You'd be surprised. I have heard many times that subs don't follow the lesson, don't leave the room clean and do several other "no-brainers" the wrong way.


    Those are pretty much the things that I do and I have a pretty good reputation in my district, and most of my work comes from repeat assignments.

    One other thing that I think makes a good impression to other staff is leading a straight, quiet line down the hallway. It's another no-brainer. I'm a big stickler about good lines. If a class doesn't do a good job in the hallway, I chastise them when we get back to class and encourage them to improve. It's one thing to maintain good classroom management in the actual classroom, but the hallway (or restroom) is a different story. Unless someone visits the class, they have very little knowledge of how you're handling the class. But walking down the hallway is like a big poster to the whole school about how you handle students. Think of all the teachers, classes and other staff members you encounter as you're leading the class from their room to the cafeteria, or back to class from the library. I've had teachers compliment the line I'm leading down the hallway, and then meet me later in the day and ask if I can sub for them on a later date.
     
  11. webmistress

    webmistress Devotee

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    Oct 31, 2010

    If subs are not following lesson plans and such then they must need better training, screening, interviews or something. I'm sure some districts would never tolerate such. One district I would have liked to work in, required an interview and evaluations to sub, even though I was already approved to teach there. Districts need to step up their requirements because there's no excuse for that.

    I'm just myself. Along with being known for being super strict and managing classes in the tough inner city schools (took me years to get there) I teach the students as if they were my own.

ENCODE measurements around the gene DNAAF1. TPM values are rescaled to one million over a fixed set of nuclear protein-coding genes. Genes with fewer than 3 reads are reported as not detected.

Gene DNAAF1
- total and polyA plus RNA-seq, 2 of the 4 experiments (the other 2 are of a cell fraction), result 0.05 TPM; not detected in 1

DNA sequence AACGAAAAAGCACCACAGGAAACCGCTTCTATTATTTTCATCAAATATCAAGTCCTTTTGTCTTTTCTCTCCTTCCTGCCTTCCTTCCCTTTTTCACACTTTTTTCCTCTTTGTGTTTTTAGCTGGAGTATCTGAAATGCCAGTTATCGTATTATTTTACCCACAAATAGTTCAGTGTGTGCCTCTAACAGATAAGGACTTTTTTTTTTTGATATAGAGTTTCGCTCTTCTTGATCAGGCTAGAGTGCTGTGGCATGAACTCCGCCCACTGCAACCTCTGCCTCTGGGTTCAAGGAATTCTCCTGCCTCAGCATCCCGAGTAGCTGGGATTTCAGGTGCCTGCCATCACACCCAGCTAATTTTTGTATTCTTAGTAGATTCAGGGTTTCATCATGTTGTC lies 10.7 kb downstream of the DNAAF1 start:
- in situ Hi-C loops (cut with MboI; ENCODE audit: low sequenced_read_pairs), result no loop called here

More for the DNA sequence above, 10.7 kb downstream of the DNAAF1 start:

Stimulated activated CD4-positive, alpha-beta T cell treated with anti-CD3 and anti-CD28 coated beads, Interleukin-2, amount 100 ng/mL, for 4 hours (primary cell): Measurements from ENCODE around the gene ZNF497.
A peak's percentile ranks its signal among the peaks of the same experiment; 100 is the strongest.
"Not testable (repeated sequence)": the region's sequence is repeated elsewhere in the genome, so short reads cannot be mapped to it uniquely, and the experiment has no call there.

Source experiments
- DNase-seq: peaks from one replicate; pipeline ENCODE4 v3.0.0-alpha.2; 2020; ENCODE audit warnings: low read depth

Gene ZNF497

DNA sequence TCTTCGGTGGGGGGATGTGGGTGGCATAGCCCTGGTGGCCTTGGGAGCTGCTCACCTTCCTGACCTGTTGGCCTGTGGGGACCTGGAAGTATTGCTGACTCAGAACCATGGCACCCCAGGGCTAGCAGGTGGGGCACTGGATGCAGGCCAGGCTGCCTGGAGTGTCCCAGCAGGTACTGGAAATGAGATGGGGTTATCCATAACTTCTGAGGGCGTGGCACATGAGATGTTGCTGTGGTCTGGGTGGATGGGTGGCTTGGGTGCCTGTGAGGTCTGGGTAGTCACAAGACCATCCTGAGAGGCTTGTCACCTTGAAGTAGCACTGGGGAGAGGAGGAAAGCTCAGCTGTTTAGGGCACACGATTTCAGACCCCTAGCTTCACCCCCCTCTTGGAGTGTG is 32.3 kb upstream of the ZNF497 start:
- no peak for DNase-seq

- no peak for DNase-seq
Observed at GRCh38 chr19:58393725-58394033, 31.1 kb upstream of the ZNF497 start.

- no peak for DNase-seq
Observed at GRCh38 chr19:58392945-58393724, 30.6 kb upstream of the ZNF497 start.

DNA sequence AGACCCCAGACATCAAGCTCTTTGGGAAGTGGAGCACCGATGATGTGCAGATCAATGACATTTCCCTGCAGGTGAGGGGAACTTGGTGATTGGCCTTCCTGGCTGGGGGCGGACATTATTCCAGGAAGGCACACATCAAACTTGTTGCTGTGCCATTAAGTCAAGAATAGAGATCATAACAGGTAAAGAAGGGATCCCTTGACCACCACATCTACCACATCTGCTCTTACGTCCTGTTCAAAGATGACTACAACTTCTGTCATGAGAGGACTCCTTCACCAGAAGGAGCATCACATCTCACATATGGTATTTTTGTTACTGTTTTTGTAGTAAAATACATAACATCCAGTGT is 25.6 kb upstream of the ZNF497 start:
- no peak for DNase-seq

I go in detail with the lessons, think of different ways to explain concepts, make the lessons engaging, and basically always add my own flavor or teaching style to the teacher's plans.

    I teach through storytelling and lots of concrete examples from different sources so the kids will "own the information" using their own background knowledge and their own imagination.

    Of course I did this as a regular teacher as well, but I never slack just because I'm subbing. If I'm not excited about the lesson, the kids won't be, and I'd be bored to death.

    When a principal or teacher walks in, they spread the word to the staff, and that's one reason I was highly requested and called an "awesome teacher" not sub.

    But teachers would be amazed that I didn't have my own classroom and that I chose not to return to public schools, and they tried to convince me that I absolutely better apply and work in another public school. :help:

    So basically, I just love the art of teaching and being creative and unique with the lessons.
     
  12. substitutesftw

    substitutesftw Companion

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    Oct 31, 2010

    Great post, Cerek!


    Another thing I think impressive teachers and staff is being ok in the event that you don't have lesson plans. Not panicking and keeping kids busy and productive while thinking on your feet, or coming prepared with something extra.
     
  13. John Lee

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    Nov 1, 2010

    I guess I don't do much to "stand out!" other than looking/acting the part of an actual teacher. It's kinda amazing how many substitutes there are out there, who don't even look the part of a teacher sorry to say. They look disheveled or a bit unkempt, or they act in a manner that's not teacher-like (e.g. not calm, unprofessional, lackadaisical, in over their head, dense, vacant).

    I also try to be pleasant to fellow staff, parents when I'm walking through the halls etc. (smile, nod). A lot of subs (and teachers too amazingly) just sorta hole-up in the room or walk by like you're nobody.

    I don't do either of these things just to stand out though. I just do 'em because that's what I do.

    Also, being that I am primarily in elementary education--the fact that I'm a male teacher probably stands out. ;)
     
  14. Ms. I

    Ms. I Maven